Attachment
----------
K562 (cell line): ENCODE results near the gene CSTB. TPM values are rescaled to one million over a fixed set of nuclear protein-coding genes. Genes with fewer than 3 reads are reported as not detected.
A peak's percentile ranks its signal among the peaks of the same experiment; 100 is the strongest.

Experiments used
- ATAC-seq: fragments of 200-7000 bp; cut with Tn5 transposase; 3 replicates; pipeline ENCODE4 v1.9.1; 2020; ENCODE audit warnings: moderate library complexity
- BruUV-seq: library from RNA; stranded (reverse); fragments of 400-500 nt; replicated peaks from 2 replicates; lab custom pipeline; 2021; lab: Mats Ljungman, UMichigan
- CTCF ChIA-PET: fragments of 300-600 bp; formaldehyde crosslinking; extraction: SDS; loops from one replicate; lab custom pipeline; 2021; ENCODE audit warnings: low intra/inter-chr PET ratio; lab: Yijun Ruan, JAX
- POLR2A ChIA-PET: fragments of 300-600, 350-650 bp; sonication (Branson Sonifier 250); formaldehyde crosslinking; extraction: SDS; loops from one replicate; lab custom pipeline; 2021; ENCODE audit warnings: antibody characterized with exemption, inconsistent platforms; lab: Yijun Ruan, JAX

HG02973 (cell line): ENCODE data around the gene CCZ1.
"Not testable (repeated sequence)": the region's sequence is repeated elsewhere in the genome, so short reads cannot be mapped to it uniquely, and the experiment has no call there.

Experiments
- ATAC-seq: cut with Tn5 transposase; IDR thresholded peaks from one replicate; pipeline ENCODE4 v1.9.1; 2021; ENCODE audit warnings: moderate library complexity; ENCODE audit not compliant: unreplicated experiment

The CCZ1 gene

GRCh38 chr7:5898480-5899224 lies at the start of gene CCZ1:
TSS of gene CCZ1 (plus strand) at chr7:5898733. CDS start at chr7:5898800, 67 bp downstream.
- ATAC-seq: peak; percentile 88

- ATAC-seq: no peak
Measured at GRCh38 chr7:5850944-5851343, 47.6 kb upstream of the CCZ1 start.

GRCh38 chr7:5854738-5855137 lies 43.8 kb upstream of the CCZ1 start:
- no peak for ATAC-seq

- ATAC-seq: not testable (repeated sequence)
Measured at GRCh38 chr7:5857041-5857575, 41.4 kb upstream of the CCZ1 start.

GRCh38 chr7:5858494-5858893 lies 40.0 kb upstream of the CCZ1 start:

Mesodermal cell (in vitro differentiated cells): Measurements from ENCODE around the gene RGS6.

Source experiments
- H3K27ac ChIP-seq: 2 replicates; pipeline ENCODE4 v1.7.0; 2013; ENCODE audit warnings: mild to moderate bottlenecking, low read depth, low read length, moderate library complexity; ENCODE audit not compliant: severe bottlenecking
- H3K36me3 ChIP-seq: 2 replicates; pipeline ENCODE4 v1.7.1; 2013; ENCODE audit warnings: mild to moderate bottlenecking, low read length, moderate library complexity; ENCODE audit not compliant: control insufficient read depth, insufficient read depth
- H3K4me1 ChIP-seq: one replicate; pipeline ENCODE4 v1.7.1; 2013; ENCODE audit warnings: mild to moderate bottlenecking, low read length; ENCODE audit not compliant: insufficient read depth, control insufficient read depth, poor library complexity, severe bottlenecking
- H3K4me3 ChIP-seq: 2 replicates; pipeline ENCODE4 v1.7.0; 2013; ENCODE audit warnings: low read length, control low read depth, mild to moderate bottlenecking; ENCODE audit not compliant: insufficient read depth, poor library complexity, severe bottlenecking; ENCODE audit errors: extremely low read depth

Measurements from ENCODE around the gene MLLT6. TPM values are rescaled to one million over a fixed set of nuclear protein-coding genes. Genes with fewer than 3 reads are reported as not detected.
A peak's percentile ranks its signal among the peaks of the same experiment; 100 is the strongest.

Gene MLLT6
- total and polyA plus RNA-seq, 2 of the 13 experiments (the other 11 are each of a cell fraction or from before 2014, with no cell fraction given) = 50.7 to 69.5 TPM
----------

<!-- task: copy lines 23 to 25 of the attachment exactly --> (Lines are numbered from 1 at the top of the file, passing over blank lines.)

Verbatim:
Mesodermal cell (in vitro differentiated cells): Measurements from ENCODE around the gene RGS6.

Source experiments
- H3K27ac ChIP-seq: 2 replicates; pipeline ENCODE4 v1.7.0; 2013; ENCODE audit warnings: mild to moderate bottlenecking, low read depth, low read length, moderate library complexity; ENCODE audit not compliant: severe bottlenecking